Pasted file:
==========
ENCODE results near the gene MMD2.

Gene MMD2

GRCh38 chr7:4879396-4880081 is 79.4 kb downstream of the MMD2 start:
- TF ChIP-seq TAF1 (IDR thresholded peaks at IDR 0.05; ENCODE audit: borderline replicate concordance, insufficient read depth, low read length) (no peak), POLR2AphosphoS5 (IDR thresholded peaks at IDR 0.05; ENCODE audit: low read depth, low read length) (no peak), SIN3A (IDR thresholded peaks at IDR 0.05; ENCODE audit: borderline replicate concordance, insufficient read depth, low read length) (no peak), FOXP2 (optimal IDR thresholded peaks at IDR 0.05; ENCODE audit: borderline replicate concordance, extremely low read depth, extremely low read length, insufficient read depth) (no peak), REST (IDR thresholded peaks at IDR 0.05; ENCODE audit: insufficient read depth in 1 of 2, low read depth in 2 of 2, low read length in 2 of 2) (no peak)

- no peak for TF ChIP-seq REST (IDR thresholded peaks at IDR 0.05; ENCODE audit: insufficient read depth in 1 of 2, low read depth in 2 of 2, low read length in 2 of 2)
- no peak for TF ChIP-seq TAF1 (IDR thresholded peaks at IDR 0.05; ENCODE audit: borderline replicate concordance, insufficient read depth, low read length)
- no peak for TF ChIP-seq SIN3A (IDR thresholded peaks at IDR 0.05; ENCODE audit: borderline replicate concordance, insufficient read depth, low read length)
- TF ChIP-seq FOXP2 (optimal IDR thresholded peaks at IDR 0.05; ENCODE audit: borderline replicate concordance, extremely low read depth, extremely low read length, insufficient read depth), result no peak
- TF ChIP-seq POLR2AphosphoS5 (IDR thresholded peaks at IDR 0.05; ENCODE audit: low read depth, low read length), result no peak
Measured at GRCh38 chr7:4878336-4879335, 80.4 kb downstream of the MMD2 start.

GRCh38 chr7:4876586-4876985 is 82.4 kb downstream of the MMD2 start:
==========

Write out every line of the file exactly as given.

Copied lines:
ENCODE results near the gene MMD2.

Gene MMD2

GRCh38 chr7:4879396-4880081 is 79.4 kb downstream of the MMD2 start:
- TF ChIP-seq TAF1 (IDR thresholded peaks at IDR 0.05; ENCODE audit: borderline replicate concordance, insufficient read depth, low read length) (no peak), POLR2AphosphoS5 (IDR thresholded peaks at IDR 0.05; ENCODE audit: low read depth, low read length) (no peak), SIN3A (IDR thresholded peaks at IDR 0.05; ENCODE audit: borderline replicate concordance, insufficient read depth, low read length) (no peak), FOXP2 (optimal IDR thresholded peaks at IDR 0.05; ENCODE audit: borderline replicate concordance, extremely low read depth, extremely low read length, insufficient read depth) (no peak), REST (IDR thresholded peaks at IDR 0.05; ENCODE audit: insufficient read depth in 1 of 2, low read depth in 2 of 2, low read length in 2 of 2) (no peak)

- no peak for TF ChIP-seq REST (IDR thresholded peaks at IDR 0.05; ENCODE audit: insufficient read depth in 1 of 2, low read depth in 2 of 2, low read length in 2 of 2)
- no peak for TF ChIP-seq TAF1 (IDR thresholded peaks at IDR 0.05; ENCODE audit: borderline replicate concordance, insufficient read depth, low read length)
- no peak for TF ChIP-seq SIN3A (IDR thresholded peaks at IDR 0.05; ENCODE audit: borderline replicate concordance, insufficient read depth, low read length)
- TF ChIP-seq FOXP2 (optimal IDR thresholded peaks at IDR 0.05; ENCODE audit: borderline replicate concordance, extremely low read depth, extremely low read length, insufficient read depth), result no peak
- TF ChIP-seq POLR2AphosphoS5 (IDR thresholded peaks at IDR 0.05; ENCODE audit: low read depth, low read length), result no peak
Measured at GRCh38 chr7:4878336-4879335, 80.4 kb downstream of the MMD2 start.

GRCh38 chr7:4876586-4876985 is 82.4 kb downstream of the MMD2 start: